coriander/cilantro

A bit of edible greenery, in a posting I’ll soon use for another purpose: coriander / cilantro,

From Wikipedia:

Coriander (… Coriandrum sativum), also known as cilantro …, Chinese parsley or dhania, is an annual herb in the family Apiaceae. Coriander is native to regions spanning from southern Europe and northern Africa to southwestern Asia. It is a soft plant growing to 50 cm (20 in) tall. The leaves are variable in shape, broadly lobed at the base of the plant, and slender and feathery higher on the flowering stems. The flowers are borne in small umbels, white or very pale pink … The fruit is a globular, dry schizocarp 3–5 mm (0.12–0.20 in) in diameter. The seeds are generally used as a spice or an added ingredient in other foods or recipes, although sometimes they are eaten alone.

(#1)
A plant with pink flowers.

(#2)

A white flower (with a pollinating insect).

Leaves: The leaves are variously referred to as coriander leaves, fresh coriander, Chinese parsley, or (in North America) cilantro.

… The leaves have a different taste from the seeds, with citrus overtones. However, some people experience an unpleasant soapy taste or a rank smell and avoid the leaves.

The fresh leaves are an ingredient in many Indian foods (such as chutneys and salads); in Chinese and Thai dishes; in Mexican cooking, particularly in salsa and guacamole and as a garnish; and in salads in Russia and other CIS countries. Chopped coriander leaves are a garnish on Indian dishes such as dal. As heat diminishes their flavour, coriander leaves are often used raw or added to the dish immediately before serving. In Indian and Central Asian recipes, coriander leaves are used in large amounts and cooked until the flavour diminishes.

(#3)

Fruits: The dry fruits are known as coriander seeds. In Indian cuisine they are called dhania.

The word coriander in food preparation may refer solely to these seeds (as a spice), rather than to the plant. The seeds have a lemony citrus flavour when crushed, due to terpenes linalool and pinene. It is described as warm, nutty, spicy, and orange-flavoured.

… It is commonly found both as whole dried seeds and in ground form. Roasting or heating the seeds in a dry pan heightens the flavour, aroma and pungency. Ground coriander seed loses flavour quickly in storage and is best ground fresh. Coriander seed is a spice in garam masala and Indian curries which often employ the ground fruits in generous amounts together with cumin, acting as a thickener.

Roasted coriander seeds, called dhana dal, are eaten as a snack. They are the main ingredient of the two south Indian dishes: sambhar and rasam.

Outside of Asia, coriander seed is used widely in the process for pickling vegetables. In Germany and South Africa …, the seeds are used while making sausages. In Russia and Central Europe, coriander seed is an occasional ingredient in rye bread (e.g. borodinsky bread), as an alternative to caraway.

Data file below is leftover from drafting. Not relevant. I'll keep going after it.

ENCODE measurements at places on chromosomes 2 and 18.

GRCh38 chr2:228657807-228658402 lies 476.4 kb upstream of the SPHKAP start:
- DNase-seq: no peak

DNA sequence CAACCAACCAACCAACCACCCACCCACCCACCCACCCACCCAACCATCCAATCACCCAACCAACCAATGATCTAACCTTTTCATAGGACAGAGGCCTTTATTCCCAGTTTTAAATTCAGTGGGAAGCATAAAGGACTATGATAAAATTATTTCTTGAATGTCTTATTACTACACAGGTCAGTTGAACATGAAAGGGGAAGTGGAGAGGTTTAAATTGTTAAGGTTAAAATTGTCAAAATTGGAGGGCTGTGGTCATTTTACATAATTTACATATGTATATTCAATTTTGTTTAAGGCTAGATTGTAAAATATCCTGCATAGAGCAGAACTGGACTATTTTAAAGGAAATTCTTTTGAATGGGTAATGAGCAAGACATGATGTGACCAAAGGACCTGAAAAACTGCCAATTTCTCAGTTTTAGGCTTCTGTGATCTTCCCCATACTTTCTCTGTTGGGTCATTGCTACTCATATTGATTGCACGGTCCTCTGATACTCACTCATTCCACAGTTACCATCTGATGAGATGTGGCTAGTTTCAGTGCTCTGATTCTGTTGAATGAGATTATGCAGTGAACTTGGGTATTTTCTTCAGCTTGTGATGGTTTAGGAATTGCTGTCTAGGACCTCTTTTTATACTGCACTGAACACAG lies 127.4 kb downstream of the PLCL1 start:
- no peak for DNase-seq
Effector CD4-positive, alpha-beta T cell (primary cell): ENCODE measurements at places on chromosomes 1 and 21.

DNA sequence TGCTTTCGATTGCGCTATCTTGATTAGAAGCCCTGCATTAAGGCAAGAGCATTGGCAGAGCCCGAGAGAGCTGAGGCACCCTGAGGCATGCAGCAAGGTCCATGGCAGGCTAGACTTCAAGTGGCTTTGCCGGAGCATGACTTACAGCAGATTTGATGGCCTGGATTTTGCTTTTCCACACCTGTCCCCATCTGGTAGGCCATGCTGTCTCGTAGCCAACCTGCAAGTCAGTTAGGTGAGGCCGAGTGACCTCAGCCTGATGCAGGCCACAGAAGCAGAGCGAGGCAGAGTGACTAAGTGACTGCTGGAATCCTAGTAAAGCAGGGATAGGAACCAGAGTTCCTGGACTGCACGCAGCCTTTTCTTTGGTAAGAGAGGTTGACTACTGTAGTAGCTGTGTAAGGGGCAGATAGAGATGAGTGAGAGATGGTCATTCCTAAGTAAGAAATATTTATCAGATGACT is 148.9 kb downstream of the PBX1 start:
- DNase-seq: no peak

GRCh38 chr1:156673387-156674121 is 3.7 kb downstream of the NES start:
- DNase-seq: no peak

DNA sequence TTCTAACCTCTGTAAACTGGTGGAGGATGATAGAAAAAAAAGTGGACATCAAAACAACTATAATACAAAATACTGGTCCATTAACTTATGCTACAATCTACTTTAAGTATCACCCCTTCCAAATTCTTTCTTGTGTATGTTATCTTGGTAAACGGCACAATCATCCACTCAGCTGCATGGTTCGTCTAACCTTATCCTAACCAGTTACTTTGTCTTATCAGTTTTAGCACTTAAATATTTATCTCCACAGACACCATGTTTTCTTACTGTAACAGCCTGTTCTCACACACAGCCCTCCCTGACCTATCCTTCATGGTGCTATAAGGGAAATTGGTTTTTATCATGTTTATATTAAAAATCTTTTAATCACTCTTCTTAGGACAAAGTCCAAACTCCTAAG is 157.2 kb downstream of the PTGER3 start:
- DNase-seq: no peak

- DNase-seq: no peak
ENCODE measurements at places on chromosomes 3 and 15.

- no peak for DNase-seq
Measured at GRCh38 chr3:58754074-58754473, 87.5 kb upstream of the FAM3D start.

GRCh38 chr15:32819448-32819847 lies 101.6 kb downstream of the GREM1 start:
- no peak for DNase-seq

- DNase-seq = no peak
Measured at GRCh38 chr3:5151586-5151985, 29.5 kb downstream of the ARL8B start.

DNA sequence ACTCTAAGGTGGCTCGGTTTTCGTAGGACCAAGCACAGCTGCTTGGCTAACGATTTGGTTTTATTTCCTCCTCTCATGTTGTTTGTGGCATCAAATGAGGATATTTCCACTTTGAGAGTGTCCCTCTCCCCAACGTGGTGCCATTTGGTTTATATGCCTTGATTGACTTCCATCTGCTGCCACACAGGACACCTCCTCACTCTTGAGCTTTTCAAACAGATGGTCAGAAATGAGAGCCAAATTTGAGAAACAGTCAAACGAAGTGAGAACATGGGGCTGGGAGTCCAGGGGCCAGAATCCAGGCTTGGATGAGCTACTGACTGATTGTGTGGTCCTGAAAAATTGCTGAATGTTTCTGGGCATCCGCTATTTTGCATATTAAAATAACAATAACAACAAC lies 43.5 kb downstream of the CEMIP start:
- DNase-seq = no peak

The Zuni people have adapted it into their cuisine, mixing the powdered seeds ground with chile and using it as a condiment with meat, and eating leaves as a salad.

Coriander seeds are used in brewing certain styles of beer, particularly some Belgian wheat beers. The coriander seeds are used with orange peel to add a citrus character.

(#3)

Roots: Having a deeper, more intense flavour than the leaves, coriander roots are used in a variety of Asian cuisines, especially in Thai dishes such as soups or curry pastes.

One Response to “coriander/cilantro”

  1. MWarhol Says:

    Science fiction writer Michael F. Flynn, in his Spiral Arm series, writes about a population of humans in space (called Terrans) who are, for some reason, barred from returning to Earth. Because they believe that coriander can’t be grown anywhere but on Earth, it’s come to symbolize for them all that they’ve lost and might regain. They refer to it as “the true coriander”. In a humorous scene from one of the books, some Terrans are guests at a meal, and when one of them remarks the the food has a strange taste, he’s told that it must be the coriander. I don’t remember exactly how the scene was handled by the author, but I recall the image I had of them sitting around the table muttering, “This is coriander?”

Leave a Reply

Fill in your details below or click an icon to log in:

WordPress.com Logo

You are commenting using your WordPress.com account. Log Out / Change )

Twitter picture

You are commenting using your Twitter account. Log Out / Change )

Facebook photo

You are commenting using your Facebook account. Log Out / Change )

Google+ photo

You are commenting using your Google+ account. Log Out / Change )

Connecting to %s


%d bloggers like this: